Nvidia Manufacturing Weapons For Current AI War, Says Meta

Nvidia Is Too Dominant In AI Sector!

The recent artificial intelligence boom has benefited one company the most. With $18.1 billion in revenue and half a million H100 GPU sales, Nvidia is the clear winner in the current AI industry.

According to Meta chief scientist Yann LeCun, the AI sector is currently engaged in an ongoing war, and Jensen Huang, the CEO of Nvidia, is providing the weaponry.

GeForce RTX 4090

While this cannot be denied, it is a rather one-sided view of the future of AI. Interestingly, LeeCun has an entirely different view compared to Jensen Huang, who believes AI is going to catch up with human intelligence in less than five years.

Yann LeCun thinks “dog-level” or “cat-level” AI is more likely to reach society years before human-level AI. Furthermore, the technology sector’s present emphasis on text data and language models will not be sufficient to develop sophisticated AI systems that resemble humans.

Demonstrating Nvidia’s role in this AI war, Meta itself uses 16K A100 GPUs for the Llama AI software. Still, the trend might shift from relying on GPUs in the future to something else entirely.

During the interview, LeeCun also highlighted the recent policies on China established by the US due to this cyber warfare. To be ahead of its competition, the United States has banned the shipment of Nvidia graphics cards, like the RTX 4090, which exceed a certain threshold in AI computing.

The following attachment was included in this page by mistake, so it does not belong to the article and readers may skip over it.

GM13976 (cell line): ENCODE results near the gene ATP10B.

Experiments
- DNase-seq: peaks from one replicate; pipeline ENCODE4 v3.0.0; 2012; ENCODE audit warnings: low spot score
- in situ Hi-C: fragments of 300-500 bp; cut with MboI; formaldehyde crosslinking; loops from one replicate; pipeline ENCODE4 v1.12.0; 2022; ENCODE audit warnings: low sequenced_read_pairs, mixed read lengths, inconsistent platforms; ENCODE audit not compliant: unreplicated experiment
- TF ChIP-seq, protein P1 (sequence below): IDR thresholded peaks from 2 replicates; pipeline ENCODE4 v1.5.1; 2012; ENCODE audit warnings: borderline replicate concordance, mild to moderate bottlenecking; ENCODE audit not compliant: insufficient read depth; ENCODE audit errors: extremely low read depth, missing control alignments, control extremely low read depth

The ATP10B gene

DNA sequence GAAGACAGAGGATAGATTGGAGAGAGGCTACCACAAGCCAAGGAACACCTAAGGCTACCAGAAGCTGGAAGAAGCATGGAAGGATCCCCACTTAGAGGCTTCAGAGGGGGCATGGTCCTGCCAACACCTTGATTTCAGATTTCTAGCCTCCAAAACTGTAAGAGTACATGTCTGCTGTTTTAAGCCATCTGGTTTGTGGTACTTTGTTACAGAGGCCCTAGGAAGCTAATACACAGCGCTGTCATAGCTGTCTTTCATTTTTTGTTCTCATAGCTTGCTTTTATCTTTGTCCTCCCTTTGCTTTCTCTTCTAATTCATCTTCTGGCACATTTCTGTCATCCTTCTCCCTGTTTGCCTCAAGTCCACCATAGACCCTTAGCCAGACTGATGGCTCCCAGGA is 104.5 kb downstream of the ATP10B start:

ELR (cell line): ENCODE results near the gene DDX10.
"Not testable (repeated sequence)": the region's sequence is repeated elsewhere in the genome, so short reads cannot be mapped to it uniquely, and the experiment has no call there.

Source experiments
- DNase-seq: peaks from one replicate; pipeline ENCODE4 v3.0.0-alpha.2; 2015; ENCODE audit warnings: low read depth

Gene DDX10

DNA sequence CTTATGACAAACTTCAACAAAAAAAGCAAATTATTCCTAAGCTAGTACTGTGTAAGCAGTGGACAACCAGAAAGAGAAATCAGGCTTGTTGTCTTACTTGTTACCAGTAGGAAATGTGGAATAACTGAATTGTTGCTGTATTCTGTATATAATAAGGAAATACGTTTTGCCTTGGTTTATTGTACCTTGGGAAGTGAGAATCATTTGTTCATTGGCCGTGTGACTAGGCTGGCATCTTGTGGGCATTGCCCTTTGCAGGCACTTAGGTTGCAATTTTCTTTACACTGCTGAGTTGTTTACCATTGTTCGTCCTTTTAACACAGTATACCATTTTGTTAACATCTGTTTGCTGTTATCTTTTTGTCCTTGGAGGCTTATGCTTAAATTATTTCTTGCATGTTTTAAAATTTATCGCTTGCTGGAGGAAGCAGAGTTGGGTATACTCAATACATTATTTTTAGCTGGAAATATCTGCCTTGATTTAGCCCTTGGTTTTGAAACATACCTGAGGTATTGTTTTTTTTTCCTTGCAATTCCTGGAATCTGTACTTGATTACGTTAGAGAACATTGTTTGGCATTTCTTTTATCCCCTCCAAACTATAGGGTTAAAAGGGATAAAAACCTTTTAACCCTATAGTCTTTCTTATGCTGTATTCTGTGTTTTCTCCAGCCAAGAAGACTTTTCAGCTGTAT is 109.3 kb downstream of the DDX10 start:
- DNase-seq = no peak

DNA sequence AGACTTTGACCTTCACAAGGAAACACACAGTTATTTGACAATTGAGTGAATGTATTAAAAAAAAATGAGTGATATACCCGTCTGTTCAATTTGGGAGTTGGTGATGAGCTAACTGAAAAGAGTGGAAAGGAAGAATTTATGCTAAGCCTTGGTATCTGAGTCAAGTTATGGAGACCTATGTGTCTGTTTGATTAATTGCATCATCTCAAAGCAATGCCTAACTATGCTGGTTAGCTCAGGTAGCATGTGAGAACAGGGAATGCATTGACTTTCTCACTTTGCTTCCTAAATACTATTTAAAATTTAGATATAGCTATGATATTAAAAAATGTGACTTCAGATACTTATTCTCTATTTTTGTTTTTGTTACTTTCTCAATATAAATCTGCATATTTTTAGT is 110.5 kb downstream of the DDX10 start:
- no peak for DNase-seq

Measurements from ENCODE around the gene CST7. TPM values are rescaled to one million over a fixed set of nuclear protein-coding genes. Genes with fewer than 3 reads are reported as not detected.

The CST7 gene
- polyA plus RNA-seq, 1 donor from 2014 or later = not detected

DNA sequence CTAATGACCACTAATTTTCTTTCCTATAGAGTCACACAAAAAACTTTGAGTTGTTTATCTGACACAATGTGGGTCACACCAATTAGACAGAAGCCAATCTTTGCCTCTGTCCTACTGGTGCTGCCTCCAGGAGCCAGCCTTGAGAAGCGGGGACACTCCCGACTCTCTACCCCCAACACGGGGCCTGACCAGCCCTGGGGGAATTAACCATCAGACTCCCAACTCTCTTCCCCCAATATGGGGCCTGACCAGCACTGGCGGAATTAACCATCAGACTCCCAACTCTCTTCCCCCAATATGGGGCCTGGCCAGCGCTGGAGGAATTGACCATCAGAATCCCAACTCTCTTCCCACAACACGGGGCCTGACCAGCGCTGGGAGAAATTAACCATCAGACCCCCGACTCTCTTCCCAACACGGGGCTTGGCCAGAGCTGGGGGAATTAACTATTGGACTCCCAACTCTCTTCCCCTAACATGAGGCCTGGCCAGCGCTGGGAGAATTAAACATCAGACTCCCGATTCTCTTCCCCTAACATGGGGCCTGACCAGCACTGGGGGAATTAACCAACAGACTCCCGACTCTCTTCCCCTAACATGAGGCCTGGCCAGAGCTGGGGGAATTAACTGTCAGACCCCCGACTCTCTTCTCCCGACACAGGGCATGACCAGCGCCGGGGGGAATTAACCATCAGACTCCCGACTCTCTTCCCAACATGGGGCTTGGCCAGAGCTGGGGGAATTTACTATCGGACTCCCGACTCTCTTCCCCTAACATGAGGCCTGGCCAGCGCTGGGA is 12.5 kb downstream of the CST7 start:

On the other hand, Nvidia is seeking solutions to the latest limitations placed on the export of advanced semiconductors by the US government, further highlighting its role as the supposed manufacturer of AI weapons.

The company has frequently released new hardware intended to circumvent emerging restrictions. To overcome these regulatory obstacles, Nvidia is building a new line of gaming and HPC GPUs, including the recently spotted GeForce RTX 4090D graphics cards.

American Commerce Secretary Gina Raimondo also warned Nvidia recently. She stated that more limitations would be applied to new goods representing improved versions of already prohibited processors.

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